Whether you’re zooming down the freeway, or crammed into a subway car, or even in a darkened movie theater, it’s not always convenient or possible to pull up your smartphone’s screen as you normally would. But with a few tweaks to your phone’s OS you can get the most important information off your phone without having to look down at the display. Here’s how to get all the good stuff on your phone read out through the speaker or your headphones.
The Google Assistant or Google Now or whatever version you have on your phone isn’t all that brilliant at reading stuff out to you beyond driving directions and answers to trivia questions, but it can do SMS messages. Activate “OK Google” with the voice command (enabled in Voice under Settings in the Google app) then say “read out my text messages” to launch the feature.
Android reads out your five most recent incoming SMSes, with the option to repeat or reply to each one along the way, and it works really well. Unfortunately the same trick can’t be used to read out emails, or websites, or anything else you might want to hear—instead you need to use the text-to-speech engine built into the mobile OS.
From Settings tap Accessibility then Text-to-speech output and configure your options accordingly. Back on the Accessibility screen, tap Select to Speak and turn it on. You’ll notice a new figure icon on the right-hand side of the navigation bar, and you don’t actually have to do any selecting to get what’s on screen read out to you.
Just tap the icon, hit play, and you’re up and running. The text-to-speech engine does have a few quirks, and doesn’t use the most natural-sounding voice we’ve ever heard, but it does the job of getting everything from emails to websites read out for you if you can’t look at the screen for whatever reason.
Android being Android, plenty of other apps can lend a hand—Hands-Free SMS will set you back $4.99 but automatically reads out your texts as they come in, and lets you reply using your voice as well. ReadItToMe, which is free to download but requires in-app payments for extra features, covers not just texts but also incoming call details and other notifications from the likes of Hangouts, WhatsApp, and Telegram.
Meanwhile messageLOUD (free to try, $2.99 to unlock) covers texts, emails, and messages from WhatsApp and Facebook, and has modes for driving, exercising, and working. Then there’s @Voice Aloud Reader (free, ad-supported) which works on top of Android’s text-to-speech engine and can read out just about anything you want, as long as it can be accessed through an app’s Share menu.
That should be enough of a selection to keep you going, but bear in mind that several apps come with a read aloud feature built in. If you’re saving web articles to Pocket or Instagram to catch up on later, for example, both apps have options to read out saved articles if you don’t want to look at them on screen.
Over on iOS, Siri will also respond if you say “read out my text messages” (set up hands-free operation under Siri in Settings). You get the option to reply with your voice too, though Siri only talks you through unread messages, not ones you’ve already seen, which limits your options somewhat.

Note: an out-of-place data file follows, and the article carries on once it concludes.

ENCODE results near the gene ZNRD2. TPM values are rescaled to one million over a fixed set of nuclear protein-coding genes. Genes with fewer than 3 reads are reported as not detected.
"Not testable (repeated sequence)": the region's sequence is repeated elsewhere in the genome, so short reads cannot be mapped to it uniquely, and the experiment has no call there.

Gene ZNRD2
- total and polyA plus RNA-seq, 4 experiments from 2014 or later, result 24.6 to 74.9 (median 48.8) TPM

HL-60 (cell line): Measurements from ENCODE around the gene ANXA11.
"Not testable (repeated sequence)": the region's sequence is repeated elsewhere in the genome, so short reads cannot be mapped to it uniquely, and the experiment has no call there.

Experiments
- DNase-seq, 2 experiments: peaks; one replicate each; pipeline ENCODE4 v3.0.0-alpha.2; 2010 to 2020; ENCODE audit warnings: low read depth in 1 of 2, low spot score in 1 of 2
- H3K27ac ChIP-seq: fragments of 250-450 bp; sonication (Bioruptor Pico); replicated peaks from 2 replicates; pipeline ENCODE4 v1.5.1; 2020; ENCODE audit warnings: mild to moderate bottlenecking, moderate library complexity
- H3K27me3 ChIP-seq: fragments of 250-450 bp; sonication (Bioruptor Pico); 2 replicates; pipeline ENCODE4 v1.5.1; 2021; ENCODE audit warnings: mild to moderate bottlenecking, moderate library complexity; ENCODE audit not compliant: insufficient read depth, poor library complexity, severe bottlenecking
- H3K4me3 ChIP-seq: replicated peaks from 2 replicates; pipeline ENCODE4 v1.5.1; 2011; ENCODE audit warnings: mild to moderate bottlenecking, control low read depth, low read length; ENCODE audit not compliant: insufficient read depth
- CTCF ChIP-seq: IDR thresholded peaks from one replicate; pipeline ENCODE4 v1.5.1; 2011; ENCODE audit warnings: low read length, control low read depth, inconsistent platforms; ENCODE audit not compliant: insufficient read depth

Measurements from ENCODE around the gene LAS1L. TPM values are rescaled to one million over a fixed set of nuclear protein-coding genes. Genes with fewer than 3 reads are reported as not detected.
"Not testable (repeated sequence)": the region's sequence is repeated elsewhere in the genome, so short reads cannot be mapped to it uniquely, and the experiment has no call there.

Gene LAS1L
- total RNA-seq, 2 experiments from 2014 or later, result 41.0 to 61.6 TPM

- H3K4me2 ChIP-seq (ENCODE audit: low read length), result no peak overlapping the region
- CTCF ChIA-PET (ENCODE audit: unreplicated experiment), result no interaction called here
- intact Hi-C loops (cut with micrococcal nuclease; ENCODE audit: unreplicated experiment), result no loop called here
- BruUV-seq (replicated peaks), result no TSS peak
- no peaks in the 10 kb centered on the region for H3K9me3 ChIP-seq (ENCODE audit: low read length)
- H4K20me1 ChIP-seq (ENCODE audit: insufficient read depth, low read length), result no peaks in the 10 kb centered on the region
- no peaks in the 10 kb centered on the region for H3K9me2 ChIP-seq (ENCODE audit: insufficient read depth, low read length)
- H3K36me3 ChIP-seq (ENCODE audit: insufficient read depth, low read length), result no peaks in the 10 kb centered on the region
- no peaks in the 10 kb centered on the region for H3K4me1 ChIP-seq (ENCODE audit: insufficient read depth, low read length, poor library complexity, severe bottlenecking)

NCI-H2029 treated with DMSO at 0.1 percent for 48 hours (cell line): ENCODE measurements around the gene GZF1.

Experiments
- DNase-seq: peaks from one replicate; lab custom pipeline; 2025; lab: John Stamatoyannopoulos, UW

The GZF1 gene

Siri has the edge over its Android equivalent with emails though, and will gladly talk you through the contents of your inbox if you say “read out my emails” once Siri is listening. You only get the subject headers, the senders, and the dates, however: You need to say “read out my latest email” to hear the body text, and then you only get the most recent message to drop into your inbox.
To go further, you need to activate some accessibility options. Choose Accessibility from General in Settings, then select Speech and enable Speak Selection and Speak Screen. You can configure the iOS text-to-speech engine here as well, from the speed of the speech to the pronunciation it uses.
Select any text on screen, and you get a new Speak option. What’s more, you can swipe down with two fingers from the top of the screen to bring up a console that will read out the text inside any app, and you get playback and speed controls as well. It works everywhere from Safari to Mail, and the reading will even carry on as you switch to and use other apps on your phone.
Once you’ve enabled the accessibility options through the iOS Settings app, you can launch them through Siri as well, if you need to stay hands-free (though admittedly you’d need to get the right app and page up on screen first). Just say “hey Siri, speak screen” and you get the same end result as you do with a two-finger downward swipe.
Apple being Apple, you don’t get the same choice of third-party reading apps as you do on Android, because they just don’t have the same sort of low-level OS access. One exception is Reader+ for Gmail, which works with Google’s email client. You can use it as-is with the ads or pay $9.99 to have the advertising removed. Speaking Email (basic features for free or $1.99 a month) is another email reading app, this time covering Gmail, Microsoft accounts, and Yahoo Mail.
As on Android, if you’re using Instapaper or Pocket to save articles from the web that you can’t get around to immediately, you can use the text-to-speech features built into those apps to listen to pages you’ve saved as well—the option is behind the Share menu in Instapaper and the More menu (the three dots) in Pocket.